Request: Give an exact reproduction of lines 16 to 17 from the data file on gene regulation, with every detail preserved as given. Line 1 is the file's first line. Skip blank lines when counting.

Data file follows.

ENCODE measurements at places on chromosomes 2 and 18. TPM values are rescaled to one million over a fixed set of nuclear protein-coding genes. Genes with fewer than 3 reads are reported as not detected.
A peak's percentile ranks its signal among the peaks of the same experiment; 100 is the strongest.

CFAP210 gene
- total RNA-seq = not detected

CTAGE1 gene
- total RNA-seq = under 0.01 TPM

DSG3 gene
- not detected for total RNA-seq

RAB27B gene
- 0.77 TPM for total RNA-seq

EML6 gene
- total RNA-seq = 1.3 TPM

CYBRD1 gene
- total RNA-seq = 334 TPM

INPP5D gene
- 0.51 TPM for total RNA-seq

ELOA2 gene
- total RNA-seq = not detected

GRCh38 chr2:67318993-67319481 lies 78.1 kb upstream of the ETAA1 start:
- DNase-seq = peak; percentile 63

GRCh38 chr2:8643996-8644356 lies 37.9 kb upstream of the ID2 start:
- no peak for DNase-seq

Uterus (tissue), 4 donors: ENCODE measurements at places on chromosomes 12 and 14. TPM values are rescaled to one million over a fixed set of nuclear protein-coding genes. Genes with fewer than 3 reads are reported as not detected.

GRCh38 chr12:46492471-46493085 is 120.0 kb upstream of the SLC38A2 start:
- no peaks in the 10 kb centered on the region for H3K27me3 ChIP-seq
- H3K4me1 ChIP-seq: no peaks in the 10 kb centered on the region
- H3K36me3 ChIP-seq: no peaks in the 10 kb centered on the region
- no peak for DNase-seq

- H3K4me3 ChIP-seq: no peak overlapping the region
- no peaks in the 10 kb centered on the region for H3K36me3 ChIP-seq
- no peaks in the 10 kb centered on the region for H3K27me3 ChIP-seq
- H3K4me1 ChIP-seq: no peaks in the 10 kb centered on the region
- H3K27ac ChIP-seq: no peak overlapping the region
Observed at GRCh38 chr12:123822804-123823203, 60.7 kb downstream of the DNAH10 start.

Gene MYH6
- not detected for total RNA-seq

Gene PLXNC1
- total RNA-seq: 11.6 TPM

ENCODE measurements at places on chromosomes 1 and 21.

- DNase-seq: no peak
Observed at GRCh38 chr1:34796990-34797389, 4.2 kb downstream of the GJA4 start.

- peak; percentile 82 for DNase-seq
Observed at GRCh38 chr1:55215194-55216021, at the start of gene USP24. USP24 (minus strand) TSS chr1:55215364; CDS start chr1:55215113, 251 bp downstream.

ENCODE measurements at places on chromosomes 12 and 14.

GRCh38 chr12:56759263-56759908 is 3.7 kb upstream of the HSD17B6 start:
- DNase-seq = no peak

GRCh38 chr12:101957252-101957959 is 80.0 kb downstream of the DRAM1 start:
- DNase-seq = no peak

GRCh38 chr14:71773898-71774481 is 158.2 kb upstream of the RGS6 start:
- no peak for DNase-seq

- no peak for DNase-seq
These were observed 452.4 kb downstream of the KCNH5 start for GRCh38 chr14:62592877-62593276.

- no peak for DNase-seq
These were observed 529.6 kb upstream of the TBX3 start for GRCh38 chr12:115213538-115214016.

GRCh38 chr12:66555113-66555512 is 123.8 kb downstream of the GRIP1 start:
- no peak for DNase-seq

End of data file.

- 0.51 TPM for total RNA-seq

ELOA2 gene